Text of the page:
Opinion polls show Ontarians want greater convenience when buying beer
TORONTO, Feb. 24 /CNW/ - Ontario's convenience stores are calling for a
serious discussion about easing Ontario's liquor laws so responsible
adults can enjoy a beer with less bureaucracy. On the heels of the
McGuinty government's announcement they'll review relaxing liquor laws
for festivals and tailgate parties, convenience store operators are
calling for the government to look more broadly and examine the sale of
beer and wine in convenience stores.
"We know buying things like beer and wine at convenience stores is
something that Ontarians want," said Dave Bryans, President of the
Ontario Convenience Stores Association (OCSA). "In 2010, pollster Angus
Reid asked Ontarians this exact question and 63% immediately supported
the idea. And that's before our industry even has had a chance to make
our case or educate people about our excellent record of selling
Canadians outside Ontario are well-acquainted with the convenience that
accompanies more realistic liquor control laws. In particular, Quebec
and Newfoundland have long histories of convenience store retailers
responsibly selling beer and other alcohol for decades.
"Tourism Minister Michael Chan said recently that he has "a great deal
of confidence in the LCBO", but if that's the case, the provincial
government should be supremely confident in the abilities of the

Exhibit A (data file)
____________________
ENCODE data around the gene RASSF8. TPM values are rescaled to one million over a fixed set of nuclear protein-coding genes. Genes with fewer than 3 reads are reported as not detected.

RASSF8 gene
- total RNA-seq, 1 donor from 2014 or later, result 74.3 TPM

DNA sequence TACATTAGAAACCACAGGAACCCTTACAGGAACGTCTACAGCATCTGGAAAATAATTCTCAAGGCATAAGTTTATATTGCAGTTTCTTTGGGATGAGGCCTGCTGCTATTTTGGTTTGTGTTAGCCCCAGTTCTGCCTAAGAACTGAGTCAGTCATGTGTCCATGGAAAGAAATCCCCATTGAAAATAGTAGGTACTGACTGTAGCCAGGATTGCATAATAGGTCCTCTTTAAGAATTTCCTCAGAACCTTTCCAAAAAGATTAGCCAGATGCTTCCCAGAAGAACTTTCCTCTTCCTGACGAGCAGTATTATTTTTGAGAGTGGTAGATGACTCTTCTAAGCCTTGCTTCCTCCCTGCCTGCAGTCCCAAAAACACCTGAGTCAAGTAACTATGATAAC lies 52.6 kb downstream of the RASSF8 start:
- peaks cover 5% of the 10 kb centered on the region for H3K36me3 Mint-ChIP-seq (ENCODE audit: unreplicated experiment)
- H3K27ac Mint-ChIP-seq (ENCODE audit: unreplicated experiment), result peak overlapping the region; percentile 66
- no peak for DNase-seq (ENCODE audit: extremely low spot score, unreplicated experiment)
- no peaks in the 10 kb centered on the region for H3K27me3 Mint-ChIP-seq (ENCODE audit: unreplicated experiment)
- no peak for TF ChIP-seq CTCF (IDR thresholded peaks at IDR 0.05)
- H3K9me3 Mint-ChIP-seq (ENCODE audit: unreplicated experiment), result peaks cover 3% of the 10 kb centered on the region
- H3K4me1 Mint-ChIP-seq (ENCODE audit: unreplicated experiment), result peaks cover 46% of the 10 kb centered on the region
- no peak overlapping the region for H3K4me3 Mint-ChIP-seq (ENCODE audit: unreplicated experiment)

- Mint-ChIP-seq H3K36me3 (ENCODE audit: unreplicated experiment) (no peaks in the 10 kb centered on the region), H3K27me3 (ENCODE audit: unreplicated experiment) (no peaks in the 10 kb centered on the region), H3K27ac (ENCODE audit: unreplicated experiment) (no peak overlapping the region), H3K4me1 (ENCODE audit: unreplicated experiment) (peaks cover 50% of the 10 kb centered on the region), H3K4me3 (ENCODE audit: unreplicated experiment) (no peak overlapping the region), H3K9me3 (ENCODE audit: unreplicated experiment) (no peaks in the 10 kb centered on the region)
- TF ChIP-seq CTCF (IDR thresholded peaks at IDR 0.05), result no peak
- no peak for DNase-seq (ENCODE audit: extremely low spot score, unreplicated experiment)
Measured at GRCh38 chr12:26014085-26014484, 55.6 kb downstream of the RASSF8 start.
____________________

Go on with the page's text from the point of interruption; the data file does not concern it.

convenience store industry to responsibly sell alcohol," said Bryans.
"Not only do we have a better age check system than these outlets, our
record in testing for age is better."
Convenience stores have an exceptional age testing program, We Expect
ID, and have conducted over 100 million age checks in Ontario since
2008. Unlike any other retailer selling age restricted products, We
Expect ID allows retail workers to swipe the driver's licence of anyone
who appears under 25 to read their age information that's magnetically
encoded in the card. This means when used the system eliminates the
chance of error in checking for age. The track record of convenience
stores is backed up by Health Canada, whose testing of convenience
stores demonstrates an excellent track record when it comes to checking
for age - better than the LCBO or Beer Store.
"Beer and wine in convenience stores is something Ontarians want,
convenience stores have shown they can sell alcohol responsibly, and
we're already doing it in over 200 communities in Ontario," added
Bryans. "If the provincial government really wanted to liberalize
Ontario's liquor laws to cut responsible adults a little slack from the
bureaucracy, they should be looking at how they can actually make it
more convenient for people to buy beer for the weekend or that bottle
of wine for dinner."
SOURCE Ontario Convenience Stores Association
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